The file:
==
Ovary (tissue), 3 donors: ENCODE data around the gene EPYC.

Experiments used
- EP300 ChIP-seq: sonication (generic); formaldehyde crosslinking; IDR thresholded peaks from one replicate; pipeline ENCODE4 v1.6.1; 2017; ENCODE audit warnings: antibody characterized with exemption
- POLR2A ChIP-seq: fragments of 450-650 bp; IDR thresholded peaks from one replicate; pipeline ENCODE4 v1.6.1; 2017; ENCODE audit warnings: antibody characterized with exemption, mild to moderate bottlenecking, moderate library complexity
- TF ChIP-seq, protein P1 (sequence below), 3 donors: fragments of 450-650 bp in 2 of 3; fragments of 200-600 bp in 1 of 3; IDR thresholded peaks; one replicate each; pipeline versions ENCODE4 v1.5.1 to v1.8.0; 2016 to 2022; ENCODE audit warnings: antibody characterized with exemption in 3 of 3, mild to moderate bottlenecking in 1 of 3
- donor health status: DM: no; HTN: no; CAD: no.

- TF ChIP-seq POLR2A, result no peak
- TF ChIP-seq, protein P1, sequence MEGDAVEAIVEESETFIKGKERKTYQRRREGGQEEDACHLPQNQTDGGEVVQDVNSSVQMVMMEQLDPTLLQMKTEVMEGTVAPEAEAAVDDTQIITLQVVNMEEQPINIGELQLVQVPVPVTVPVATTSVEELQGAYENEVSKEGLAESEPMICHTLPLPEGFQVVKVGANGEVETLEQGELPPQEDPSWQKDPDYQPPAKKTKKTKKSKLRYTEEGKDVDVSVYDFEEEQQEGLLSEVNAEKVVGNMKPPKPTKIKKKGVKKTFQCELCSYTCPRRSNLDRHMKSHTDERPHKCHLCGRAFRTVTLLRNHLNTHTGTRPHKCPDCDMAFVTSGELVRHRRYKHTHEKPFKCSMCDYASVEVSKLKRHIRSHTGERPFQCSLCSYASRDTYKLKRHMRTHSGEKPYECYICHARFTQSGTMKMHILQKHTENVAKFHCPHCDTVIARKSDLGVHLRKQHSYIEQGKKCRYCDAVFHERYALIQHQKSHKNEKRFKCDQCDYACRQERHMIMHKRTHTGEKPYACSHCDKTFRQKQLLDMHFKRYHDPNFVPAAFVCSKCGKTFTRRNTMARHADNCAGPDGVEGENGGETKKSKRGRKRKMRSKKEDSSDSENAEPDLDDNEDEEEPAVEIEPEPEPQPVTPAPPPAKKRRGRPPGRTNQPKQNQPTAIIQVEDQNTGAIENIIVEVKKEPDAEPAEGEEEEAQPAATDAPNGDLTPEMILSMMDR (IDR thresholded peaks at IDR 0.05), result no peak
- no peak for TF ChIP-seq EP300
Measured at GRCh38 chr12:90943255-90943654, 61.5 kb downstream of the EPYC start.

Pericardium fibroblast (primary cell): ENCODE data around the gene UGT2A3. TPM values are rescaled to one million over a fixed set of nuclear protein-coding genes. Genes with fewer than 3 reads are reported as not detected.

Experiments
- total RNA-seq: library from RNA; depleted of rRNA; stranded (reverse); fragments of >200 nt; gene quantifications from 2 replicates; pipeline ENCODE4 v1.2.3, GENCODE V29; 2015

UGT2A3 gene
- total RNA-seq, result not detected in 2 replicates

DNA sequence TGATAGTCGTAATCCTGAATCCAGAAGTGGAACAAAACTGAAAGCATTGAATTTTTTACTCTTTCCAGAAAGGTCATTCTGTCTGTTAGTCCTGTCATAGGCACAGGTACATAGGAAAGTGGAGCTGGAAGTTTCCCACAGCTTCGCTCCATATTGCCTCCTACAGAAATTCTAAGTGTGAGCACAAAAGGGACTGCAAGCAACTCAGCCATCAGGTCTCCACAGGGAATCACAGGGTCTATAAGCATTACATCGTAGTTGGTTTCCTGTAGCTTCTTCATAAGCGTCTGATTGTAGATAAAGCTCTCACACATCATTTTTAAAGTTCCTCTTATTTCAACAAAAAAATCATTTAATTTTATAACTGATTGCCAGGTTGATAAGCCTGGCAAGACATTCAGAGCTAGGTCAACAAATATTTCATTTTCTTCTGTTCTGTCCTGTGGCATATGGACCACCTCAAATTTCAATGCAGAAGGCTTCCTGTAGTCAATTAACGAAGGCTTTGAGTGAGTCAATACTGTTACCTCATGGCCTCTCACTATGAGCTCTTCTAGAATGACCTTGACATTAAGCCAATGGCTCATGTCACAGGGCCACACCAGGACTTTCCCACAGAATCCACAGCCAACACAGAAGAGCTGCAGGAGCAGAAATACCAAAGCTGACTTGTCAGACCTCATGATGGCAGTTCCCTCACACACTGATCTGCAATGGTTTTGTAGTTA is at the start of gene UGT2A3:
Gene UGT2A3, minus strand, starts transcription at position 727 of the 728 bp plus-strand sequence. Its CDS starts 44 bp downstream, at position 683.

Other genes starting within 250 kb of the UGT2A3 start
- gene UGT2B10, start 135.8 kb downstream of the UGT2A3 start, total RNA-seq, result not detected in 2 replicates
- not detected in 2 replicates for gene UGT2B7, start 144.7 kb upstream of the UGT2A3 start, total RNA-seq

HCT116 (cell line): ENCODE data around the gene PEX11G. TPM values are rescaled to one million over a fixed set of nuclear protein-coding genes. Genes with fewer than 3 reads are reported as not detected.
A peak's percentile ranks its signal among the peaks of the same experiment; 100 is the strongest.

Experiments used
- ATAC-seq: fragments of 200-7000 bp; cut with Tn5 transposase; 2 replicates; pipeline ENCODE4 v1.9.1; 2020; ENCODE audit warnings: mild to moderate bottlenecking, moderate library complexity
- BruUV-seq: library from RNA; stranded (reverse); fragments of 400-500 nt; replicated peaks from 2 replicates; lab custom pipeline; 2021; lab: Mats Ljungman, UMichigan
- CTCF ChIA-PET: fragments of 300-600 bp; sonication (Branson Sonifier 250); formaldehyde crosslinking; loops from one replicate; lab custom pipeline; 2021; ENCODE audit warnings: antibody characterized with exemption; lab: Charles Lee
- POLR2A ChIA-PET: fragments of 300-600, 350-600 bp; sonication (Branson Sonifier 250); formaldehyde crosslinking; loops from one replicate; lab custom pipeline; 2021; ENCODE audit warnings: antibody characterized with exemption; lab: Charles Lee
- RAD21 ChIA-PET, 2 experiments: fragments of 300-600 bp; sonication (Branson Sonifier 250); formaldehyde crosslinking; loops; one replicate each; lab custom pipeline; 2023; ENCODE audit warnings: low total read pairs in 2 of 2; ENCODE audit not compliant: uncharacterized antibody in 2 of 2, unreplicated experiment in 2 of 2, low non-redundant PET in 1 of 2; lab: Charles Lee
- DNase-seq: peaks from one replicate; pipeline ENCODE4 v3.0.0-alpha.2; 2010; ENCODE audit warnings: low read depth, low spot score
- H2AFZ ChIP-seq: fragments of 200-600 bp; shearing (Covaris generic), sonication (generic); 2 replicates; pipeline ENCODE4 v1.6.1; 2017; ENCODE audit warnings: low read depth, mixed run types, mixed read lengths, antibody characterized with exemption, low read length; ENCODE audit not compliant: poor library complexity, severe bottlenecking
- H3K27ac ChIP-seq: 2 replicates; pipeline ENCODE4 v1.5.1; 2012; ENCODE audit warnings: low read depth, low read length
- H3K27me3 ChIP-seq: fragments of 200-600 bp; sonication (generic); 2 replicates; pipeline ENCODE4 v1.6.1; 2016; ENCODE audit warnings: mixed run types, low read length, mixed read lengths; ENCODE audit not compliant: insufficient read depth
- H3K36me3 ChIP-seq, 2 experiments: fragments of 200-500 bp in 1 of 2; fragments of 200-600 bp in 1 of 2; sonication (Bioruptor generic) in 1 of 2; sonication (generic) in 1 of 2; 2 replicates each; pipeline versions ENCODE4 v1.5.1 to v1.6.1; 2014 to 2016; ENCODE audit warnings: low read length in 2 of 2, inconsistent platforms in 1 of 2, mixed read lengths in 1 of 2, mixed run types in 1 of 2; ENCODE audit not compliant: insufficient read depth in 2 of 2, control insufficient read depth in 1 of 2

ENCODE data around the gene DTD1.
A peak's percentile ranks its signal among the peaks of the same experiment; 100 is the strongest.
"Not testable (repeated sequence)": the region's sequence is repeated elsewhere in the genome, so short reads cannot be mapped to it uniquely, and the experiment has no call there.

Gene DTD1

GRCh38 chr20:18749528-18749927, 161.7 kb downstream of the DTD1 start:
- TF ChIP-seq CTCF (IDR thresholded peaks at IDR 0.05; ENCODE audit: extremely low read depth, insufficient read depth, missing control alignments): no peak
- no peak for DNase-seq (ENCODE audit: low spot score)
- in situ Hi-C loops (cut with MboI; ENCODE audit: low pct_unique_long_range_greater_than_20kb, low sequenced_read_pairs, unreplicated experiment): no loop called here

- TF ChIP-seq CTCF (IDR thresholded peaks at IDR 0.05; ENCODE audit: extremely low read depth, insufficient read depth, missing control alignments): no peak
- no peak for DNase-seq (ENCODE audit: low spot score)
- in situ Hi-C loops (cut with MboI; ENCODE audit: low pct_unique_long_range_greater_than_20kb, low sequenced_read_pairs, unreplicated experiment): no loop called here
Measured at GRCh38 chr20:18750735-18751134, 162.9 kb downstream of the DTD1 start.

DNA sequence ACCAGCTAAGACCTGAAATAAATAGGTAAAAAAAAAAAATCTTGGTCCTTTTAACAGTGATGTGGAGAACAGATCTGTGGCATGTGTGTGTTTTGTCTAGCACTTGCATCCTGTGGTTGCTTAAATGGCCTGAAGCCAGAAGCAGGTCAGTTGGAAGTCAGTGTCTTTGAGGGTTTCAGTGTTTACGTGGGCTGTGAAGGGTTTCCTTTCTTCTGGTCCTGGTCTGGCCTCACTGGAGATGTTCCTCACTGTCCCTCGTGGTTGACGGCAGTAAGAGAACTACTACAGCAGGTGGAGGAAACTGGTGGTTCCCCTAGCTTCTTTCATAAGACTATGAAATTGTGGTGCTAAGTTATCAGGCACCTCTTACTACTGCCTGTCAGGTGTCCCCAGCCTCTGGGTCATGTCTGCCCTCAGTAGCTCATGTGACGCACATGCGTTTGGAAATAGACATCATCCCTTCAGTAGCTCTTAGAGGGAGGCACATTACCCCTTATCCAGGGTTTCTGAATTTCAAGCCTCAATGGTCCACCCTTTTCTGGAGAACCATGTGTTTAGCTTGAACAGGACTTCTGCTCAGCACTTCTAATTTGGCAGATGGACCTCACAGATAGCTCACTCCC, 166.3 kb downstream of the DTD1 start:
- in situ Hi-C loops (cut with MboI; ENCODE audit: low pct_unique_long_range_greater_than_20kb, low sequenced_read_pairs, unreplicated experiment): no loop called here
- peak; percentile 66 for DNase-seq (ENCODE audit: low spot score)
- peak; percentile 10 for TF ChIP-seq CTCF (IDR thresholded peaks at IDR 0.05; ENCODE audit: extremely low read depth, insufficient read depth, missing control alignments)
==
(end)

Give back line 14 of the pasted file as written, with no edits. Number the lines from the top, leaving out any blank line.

UGT2A3 gene